After three years of discussion and debate, Synod 2012 (the church’s annual leadership meeting) will vote on whether to adopt the Belhar Confession as a fourth doctrinal standard for the Christian Reformed Church.
The report recommending the adoption of the Belhar comes from the CRC’s Ecumenical and Interfaith Relations Committee (EIRC). The Belhar comes with an accompanying letter to give a North American contextual introduction.
The Belhar was written in South Africa during the 1980s when the “colored” Dutch Reformed Mission Church (which is now part of the Uniting Reformed Church in Southern Africa) declared that apartheid was a heresy and a misrepresentation of the gospel. Apartheid was a system of forced racial segregation that maintained the rule of a white minority over the black majority in South Africa. The Dutch Reformed Church, the “white” denomination, was associated with that system.
The EIRC’s report noted that a history of discrimination is not unique to South Africa. “All who know something about the respective histories of Canada and the United States can recall the stories of injustice, discrimination, and marginalization that most often were inflicted on members of ethnic minorities,” the report said.
Already in 1984, what was then the Interchurch Relations Committee noted for synod that the Belhar was “in essential accord with the declarations on race issued by . . . synods of the CRC.” Synod 1990 endorsed the evaluation of the Belhar “as in harmony with ‘the Reformed faith as a body of truth’ articulated in the historic Reformed confessions,” according to the report.
The EIRC pointed out that there is “substantial consistency in the content of synod’s decisions concerning matters of racial justice and what is confessed in the language of the Belhar Confession.” Among those decisions was the adopting in 1996 of an extensive report that articulated biblical and theological principles for the development of a racially and ethnically diverse family of God, a report that continues to be distributed to synod delegates each year.
Regarding concerns raised about language that states “that God . . . is in a special way the God of the destitute, the poor, and the wronged,” the EIRC said that this statement is fully consistent with what is written in Isaiah 6 and Luke 4. “It is a confessional statement of God’s concern for special need and not a limiting statement for God’s providential care as experienced by all.”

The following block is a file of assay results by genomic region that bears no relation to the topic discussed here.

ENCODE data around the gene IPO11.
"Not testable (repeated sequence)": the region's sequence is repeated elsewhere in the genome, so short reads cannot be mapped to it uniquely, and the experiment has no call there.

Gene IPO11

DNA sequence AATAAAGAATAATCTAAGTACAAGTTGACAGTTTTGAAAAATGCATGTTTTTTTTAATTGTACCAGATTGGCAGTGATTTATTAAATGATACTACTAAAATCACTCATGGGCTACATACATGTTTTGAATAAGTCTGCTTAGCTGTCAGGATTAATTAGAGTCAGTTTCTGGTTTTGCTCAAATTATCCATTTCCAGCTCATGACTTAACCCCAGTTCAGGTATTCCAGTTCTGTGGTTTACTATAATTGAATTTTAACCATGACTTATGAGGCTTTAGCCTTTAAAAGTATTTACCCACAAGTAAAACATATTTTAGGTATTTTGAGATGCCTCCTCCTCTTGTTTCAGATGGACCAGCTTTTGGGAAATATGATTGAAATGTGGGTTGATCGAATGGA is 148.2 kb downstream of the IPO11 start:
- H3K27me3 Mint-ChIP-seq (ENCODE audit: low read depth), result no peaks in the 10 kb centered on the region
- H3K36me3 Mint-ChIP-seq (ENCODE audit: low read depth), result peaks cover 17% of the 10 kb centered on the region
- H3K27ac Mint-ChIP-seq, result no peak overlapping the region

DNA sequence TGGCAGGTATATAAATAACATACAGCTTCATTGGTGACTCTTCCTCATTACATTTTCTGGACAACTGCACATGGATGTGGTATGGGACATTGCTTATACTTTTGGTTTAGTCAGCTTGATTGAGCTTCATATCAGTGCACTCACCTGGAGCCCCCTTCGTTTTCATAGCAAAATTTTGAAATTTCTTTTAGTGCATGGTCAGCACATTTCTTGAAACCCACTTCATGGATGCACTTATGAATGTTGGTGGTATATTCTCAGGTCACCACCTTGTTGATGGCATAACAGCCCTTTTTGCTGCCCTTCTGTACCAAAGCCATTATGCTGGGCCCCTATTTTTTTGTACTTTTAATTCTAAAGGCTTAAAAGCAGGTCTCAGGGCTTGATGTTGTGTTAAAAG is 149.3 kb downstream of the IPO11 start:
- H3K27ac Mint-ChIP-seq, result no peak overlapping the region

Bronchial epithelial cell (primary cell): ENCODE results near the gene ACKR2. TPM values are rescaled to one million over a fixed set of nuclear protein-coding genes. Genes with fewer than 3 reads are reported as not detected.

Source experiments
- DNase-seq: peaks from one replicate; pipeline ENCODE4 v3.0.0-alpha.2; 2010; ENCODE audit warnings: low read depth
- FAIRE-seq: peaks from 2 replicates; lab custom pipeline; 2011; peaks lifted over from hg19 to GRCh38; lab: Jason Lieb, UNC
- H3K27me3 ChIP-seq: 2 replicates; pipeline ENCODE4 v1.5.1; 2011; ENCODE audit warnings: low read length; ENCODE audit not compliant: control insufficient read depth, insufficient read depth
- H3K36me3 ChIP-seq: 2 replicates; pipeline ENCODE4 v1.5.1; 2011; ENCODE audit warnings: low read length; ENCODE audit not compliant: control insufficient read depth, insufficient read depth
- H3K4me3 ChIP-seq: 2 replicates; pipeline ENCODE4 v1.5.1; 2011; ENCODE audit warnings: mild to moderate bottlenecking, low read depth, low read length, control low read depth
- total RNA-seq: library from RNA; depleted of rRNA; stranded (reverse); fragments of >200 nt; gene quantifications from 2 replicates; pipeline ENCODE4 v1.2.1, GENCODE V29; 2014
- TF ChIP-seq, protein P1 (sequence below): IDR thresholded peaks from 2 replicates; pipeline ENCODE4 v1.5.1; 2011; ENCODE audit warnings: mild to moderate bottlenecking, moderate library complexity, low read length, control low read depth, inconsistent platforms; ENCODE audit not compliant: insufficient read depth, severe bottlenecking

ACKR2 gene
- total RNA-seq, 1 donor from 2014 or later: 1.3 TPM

The committee said that the Belhar fills a significant gap in our confessional heritage, because significant biblical themes of unity, reconciliation, and justice are larger in Scripture than some of the other themes in our historic confessions. “For example,” the report stated, “Scripture is less explicit about total depravity than the obligation for God’s people to live in unity.”
There are requests (overtures) coming to synod from 22 of the denomination’s 47 classes (regional groups of churches), many requesting that synod not adopt the Belhar at the status of a confession, but many of those overtures suggest adopting it as a testimony instead, similar to the status of the Contemporary Testimony: Our World Belongs to God.
The EIRC believes that speaking confessionally to issues such as unity and justice is different from affirming or endorsing the Belhar as a testimony. It also pointed out that the Contemporary Testimony is a document written by the CRC for the CRC, and was not written as a confession for the global Reformed community. When adopting the Belhar was proposed by Synod 2009, that synod rejected the option of adopting it as a testimony by a 75 percent majority.
If adopted, it would join the Heidelberg Catechism, the Belgic Confession, and the Canons of Dort, all of which were written during one 60-year period between 1561 and 1619. It would also be the first confession to come from the Reformed church in the Southern Hemisphere.
The Belhar has been adopted by the Reformed Church in America and is used in the Presbyterian Church (USA), though not formally adopted as a confession.